Lay Counseling is a handbook for paraprofessional services. Although the focus is on Christian counseling, the book is important for all clinicians. In this post I review some key features of the book.
Lay Counseling is the kind of book that anyone who works in the field of mental health should consider because it provides current information about the counselors, programs, and services that are part of a support network beyond the world of licensed providers. The book offers an explicitly Christian approach to mental health services. The reason it should be read by those outside the Christian community is because Christianity is the world's largest religion and many Christians who seek counseling wish to see a Christian provider. Since many providers are not licensed mental health providers, it is important to understand who is doing what when it comes to this large informal network of paraprofessionals.
LAY COUNSELING: EQUIPPING CHRISTIANS FOR A HELPING MINISTRY: REVISED & UPDATED. Siang-Yang Tan & Eric T. Scalise, Grand Rapids, MI: Zondervan, 2016, Pp. 318., ISBN 9780310524274. $19.99. Reviewed by Geoffrey W. Sutton, Evangel University, Springfield, MO.
I got my copy of Lay Counseling from Siang-Yang Tan who stopped by a presentation my colleagues and I presented documenting client factors that predict outcomes amongs those who attenkded Christian Counseling. A number of the clients reported seeing clergy. Following our discussion, Tan told me of his updated text. Later in the day he gave me a copy (disclosure), which I have reviewed for an academic journal.
The book consists of 12 chapters. You will find a brief description of the lay counseling movement --mostly in the United States--along with a summary of the limited research into Christian lay counseling. There isn't a lot of research so the field is wide open--a good topic I suggest for graduate students in counseling and psychology programs.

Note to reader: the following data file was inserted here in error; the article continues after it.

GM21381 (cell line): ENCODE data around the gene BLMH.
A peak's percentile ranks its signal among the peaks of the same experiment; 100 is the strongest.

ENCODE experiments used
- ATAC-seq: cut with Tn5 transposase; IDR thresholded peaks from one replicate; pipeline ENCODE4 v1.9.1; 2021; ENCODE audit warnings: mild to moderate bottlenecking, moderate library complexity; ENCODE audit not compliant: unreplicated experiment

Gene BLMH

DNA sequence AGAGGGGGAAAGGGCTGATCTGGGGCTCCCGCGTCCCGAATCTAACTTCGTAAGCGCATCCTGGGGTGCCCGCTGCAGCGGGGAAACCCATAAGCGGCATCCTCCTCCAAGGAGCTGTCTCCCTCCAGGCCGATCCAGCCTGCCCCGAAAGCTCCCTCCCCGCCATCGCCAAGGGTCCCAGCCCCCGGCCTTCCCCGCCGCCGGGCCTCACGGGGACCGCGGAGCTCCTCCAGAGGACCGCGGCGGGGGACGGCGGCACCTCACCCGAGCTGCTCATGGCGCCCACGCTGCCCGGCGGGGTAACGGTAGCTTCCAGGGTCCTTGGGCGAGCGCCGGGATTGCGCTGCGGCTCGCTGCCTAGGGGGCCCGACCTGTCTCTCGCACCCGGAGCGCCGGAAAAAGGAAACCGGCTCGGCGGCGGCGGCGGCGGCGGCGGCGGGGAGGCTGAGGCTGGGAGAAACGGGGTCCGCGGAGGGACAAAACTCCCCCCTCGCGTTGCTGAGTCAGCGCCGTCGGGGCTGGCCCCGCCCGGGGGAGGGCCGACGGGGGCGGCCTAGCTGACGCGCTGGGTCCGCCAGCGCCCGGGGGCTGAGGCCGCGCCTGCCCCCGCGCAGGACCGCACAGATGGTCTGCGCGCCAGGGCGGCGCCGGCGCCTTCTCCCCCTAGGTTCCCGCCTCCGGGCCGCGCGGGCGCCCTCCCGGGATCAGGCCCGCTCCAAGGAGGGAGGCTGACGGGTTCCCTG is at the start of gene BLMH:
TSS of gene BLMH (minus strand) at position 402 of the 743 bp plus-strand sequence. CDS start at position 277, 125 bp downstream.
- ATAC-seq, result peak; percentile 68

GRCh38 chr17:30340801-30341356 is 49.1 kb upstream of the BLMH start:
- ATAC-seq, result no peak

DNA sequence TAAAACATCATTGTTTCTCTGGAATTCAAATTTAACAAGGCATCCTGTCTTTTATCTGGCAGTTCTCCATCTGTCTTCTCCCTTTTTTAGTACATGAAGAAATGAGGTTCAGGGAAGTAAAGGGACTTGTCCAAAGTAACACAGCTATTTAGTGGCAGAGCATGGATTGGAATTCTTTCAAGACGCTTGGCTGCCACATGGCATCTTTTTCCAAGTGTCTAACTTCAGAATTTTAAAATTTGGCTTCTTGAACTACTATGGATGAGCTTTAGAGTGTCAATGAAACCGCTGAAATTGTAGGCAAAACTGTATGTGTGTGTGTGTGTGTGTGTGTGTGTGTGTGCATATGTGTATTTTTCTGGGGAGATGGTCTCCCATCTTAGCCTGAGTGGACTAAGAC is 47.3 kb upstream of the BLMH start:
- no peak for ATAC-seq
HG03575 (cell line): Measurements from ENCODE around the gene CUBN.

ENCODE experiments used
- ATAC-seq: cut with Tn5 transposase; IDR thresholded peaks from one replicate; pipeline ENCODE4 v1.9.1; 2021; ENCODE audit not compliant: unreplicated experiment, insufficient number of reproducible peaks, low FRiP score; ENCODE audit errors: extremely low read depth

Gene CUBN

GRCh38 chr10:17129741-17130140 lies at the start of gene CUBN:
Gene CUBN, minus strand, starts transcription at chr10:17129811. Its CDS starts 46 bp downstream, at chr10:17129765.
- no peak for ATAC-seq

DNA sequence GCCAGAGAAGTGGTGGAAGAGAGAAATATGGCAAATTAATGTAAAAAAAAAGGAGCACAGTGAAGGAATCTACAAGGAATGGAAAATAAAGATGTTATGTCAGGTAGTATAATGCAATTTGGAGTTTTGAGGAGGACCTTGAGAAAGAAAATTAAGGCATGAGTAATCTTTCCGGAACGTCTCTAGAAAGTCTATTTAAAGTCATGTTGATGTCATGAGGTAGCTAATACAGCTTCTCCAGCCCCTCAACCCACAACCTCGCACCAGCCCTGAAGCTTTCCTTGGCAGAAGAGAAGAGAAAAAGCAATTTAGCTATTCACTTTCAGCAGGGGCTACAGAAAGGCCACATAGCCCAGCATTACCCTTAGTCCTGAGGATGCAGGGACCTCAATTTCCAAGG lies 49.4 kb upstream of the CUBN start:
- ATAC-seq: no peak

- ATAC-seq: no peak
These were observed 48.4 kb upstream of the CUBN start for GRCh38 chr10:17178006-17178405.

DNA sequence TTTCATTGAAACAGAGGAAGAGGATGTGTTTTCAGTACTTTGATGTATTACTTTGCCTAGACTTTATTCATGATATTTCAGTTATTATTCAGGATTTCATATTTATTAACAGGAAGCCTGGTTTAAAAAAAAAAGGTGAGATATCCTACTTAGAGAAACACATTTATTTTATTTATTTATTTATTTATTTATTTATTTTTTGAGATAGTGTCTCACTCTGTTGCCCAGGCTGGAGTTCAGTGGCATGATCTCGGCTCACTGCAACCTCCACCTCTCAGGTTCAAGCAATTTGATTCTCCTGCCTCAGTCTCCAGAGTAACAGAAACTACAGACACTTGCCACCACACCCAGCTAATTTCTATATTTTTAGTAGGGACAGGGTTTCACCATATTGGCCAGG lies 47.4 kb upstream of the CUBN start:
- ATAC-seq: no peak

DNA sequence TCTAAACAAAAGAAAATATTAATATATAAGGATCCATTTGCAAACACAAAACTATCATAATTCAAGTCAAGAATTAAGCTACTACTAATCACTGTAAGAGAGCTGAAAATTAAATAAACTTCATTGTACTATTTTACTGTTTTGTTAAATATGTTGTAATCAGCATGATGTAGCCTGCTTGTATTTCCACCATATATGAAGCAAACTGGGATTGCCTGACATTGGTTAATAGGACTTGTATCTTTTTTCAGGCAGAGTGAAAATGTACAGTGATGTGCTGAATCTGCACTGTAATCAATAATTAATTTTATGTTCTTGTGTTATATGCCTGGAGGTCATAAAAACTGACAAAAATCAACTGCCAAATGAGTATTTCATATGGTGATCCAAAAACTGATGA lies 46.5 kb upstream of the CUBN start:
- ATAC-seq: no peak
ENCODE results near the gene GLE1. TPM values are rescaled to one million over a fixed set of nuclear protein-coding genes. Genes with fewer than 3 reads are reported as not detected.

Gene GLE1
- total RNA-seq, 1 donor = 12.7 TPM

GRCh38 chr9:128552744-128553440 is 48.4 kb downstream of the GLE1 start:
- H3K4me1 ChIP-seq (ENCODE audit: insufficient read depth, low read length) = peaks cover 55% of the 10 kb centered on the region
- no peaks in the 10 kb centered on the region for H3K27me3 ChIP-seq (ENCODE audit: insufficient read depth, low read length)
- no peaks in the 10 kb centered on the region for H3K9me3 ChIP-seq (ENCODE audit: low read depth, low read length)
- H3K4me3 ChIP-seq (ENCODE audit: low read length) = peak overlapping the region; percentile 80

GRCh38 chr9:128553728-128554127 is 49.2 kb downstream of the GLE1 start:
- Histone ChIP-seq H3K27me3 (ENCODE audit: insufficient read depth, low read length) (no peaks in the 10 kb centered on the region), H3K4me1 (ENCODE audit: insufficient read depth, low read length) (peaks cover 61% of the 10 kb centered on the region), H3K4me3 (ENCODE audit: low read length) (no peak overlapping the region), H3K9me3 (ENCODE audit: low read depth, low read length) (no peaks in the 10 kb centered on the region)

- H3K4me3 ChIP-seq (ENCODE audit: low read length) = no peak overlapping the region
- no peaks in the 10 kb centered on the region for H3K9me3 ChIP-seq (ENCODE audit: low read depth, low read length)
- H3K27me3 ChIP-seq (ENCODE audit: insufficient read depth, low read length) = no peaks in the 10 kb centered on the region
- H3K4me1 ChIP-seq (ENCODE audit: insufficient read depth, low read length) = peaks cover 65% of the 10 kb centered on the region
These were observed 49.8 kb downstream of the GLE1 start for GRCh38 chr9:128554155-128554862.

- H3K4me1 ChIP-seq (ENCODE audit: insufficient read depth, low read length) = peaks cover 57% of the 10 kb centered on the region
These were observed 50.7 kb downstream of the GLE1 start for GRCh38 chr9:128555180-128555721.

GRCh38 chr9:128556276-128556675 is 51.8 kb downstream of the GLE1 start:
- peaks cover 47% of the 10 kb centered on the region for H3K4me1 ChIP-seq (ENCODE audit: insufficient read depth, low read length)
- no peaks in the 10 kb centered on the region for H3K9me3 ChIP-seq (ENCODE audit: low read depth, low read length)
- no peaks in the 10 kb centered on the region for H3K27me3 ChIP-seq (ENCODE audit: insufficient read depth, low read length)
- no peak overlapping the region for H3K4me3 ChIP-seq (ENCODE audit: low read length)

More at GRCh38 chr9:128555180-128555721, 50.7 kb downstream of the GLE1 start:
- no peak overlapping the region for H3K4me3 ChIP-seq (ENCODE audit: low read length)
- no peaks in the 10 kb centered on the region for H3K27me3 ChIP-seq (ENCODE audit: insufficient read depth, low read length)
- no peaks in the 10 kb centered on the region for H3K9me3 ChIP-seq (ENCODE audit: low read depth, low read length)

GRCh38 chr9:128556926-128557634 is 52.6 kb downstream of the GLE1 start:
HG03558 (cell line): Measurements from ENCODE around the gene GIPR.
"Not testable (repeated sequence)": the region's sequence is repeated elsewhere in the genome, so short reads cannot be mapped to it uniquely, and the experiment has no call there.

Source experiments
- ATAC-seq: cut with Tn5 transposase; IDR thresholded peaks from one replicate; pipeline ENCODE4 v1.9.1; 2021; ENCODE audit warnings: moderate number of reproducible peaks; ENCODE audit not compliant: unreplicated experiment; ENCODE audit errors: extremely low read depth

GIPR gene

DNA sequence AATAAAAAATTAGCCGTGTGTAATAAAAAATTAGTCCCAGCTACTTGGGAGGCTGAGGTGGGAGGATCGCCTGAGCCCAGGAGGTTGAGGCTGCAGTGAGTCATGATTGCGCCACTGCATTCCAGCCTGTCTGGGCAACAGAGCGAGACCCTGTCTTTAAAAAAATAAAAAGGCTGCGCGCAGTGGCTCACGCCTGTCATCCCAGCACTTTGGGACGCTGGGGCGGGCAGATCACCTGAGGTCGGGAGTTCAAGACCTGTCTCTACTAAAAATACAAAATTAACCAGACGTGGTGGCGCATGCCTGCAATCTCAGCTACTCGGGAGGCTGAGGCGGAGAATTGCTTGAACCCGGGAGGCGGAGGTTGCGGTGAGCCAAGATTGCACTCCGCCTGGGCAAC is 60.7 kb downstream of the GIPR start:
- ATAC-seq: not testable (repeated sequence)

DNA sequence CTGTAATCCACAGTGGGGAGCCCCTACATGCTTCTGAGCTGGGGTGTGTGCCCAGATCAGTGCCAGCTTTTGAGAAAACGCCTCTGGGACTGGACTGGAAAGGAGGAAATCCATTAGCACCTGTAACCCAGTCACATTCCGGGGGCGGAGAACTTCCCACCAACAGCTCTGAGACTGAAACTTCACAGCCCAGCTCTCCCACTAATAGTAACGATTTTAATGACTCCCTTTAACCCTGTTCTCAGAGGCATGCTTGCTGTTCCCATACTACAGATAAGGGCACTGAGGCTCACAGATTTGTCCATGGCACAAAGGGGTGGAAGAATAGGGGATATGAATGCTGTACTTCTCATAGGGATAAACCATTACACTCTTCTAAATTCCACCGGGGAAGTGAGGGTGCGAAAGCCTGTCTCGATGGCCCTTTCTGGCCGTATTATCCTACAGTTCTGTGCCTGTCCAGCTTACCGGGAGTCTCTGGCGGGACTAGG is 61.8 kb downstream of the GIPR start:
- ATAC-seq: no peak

After the "backstory," the authors provide considerable details that will help Christian leaders establish a Christian lay counseling program in their churches or community. The details include guidelines on counselor selection, training programs, supervision, ethical and legal considerations, forms, and even types of offices and financial considerations. It really is a "how to" guidebook.
What we learn is that there are several approaches to Christian lay counseling. The authors present a model that is founded in Christian ministry and eclectic in drawing on the work of Christian clinicians from the past several decades. However, the authors, both psychologists, draw upon principles and techniques of change found in such other recognizable leaders as Aaron Beck and Arnold Lazarus.
I posted my academic review on ResearchGate and Academia .
It has been accepted for publication in the Journal of Psychology and Christianity.
Disclosure: The only thing I received for this review is the free book.
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